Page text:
Infrastructure: choosing the right cabling for your Data Center
A cabling system’s expected life span plays a significant role in determining if multiple generations of continually volving hardware can be supported without having to fully replace the cabling system.
Making A Sound Investment
A cabling system’s expected life span plays a significant role in determining if multiple generations of continually volving hardware can be supported without having to fully replace the cabling system. With most data center applications necessitating 10 gigabit per second speeds within the next 15 years, customers that choose to install older technologies such as Category 5 and 5e will lose the extended life cycle of their investments. When designing a data center, it is important to consider future transmission speeds and the infrastructure to support them.
Copper Solutions For The Data Center
Recent testing from Anixter’s Infrastructure Solutions Lab illustrates how the effects of alien crosstalk, which is noise coupling between multiple cables installed in the same conduit or cable tray (see Figure 1), can impact 10GBASE-T (10 Gigabit Ethernet) performance. Because alien crosstalk is considered a random noise source that is difficult to eliminate with 10GBASE-T electronics, it must be reduced within the installed cabling plant so the electronics operate error free. The Lab conducted a series of tests to compare the effects of alien crosstalk on 10GBASE-T signaling when using Category 6 and Category 6A cabling systems.
Using a worst-case, 6-around-1 configuration (see Figure 1) in which one disturbed link located in the center of the bundle is surrounded by six disturber cables, The Lab created seven 55-meter Category 6 and seven 100-meter Category 6A cabling bundles. Because video is highly sensitive to network errors, The Lab created a test scenario where video was streamed over a 10GBASE-T link running between two high-performance workstations connected via the disturbed cabling system to determine the affects of alien crosstalk of the disturber links (running full wire speed 10GBASE-T traffic) on the video. For the Category 6 cable, the alien crosstalk significantly degraded the video transmission (see Figure 2). In testing the Category 6A cable, all disturber cables were brought online with minimal errors or degradation to the disturbed channel, resulting in a clean video image (see Figure 3). Category 6 cable was not designed to minimize alien crosstalk. Anixter recommends Category 6A cabling for optimal 10GBASE-T performance because it minimizes alien crosstalk noise and will provide the greatest potential to handle future applications while extending the projected life span and overall capabilities of the infrastructure for a greater return on investment.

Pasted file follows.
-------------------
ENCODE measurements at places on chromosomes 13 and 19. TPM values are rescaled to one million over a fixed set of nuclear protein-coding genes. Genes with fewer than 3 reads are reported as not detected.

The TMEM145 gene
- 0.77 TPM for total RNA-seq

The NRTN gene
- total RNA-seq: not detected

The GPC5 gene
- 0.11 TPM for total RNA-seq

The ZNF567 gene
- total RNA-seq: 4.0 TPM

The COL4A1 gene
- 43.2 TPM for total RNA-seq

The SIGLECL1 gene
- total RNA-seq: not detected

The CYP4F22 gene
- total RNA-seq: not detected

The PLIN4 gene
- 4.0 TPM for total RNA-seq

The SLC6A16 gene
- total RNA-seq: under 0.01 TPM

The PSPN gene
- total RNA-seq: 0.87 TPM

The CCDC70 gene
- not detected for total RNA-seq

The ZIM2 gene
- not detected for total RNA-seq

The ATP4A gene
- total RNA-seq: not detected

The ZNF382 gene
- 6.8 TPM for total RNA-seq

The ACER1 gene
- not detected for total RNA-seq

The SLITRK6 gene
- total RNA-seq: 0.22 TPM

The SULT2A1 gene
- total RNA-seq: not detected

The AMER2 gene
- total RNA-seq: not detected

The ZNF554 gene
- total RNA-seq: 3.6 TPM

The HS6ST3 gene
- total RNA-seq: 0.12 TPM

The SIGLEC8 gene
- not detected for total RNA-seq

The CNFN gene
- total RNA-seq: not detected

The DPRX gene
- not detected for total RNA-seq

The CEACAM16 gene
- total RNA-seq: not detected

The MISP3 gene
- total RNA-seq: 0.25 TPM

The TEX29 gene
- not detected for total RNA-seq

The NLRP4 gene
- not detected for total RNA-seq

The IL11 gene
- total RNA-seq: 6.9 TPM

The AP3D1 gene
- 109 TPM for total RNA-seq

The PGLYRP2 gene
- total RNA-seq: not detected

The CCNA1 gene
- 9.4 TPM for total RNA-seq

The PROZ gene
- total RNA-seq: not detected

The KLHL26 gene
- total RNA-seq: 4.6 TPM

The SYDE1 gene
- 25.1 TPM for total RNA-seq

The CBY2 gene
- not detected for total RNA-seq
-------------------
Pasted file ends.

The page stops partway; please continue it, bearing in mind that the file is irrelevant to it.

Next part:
Fiber Solutions For The Data Center
Fiber can provide up to 60 percent space savings over copper UTP cabling in trunking or backbone cabling applications, making it an important factor where equipment density and heat dissipation are a concern. With interlocked armor jacketing providing additional protection and up to 96 fibers now able to be terminated in one rack space (1U), fiber can be terminated closer to server cabinets and racking rows while reducing the need for underfloor raceway.
When installing optical fiber in the data center, Anixter and the ANSI/TIA/EIA-942 recommend laser-optimized multimode 50-micron/ISO OM3, which has the advantage of lower costs associated with shorter wavelength optical modules (850 nm) without compromising performance and physical reach. Additionally, recent proposals in the IEEE 802.2 LAN/MAN standards committees outline the use of multi-fiber ribbon assemblies to support the upcoming 40 Gigabit and 100 Gigabit Ethernet standards.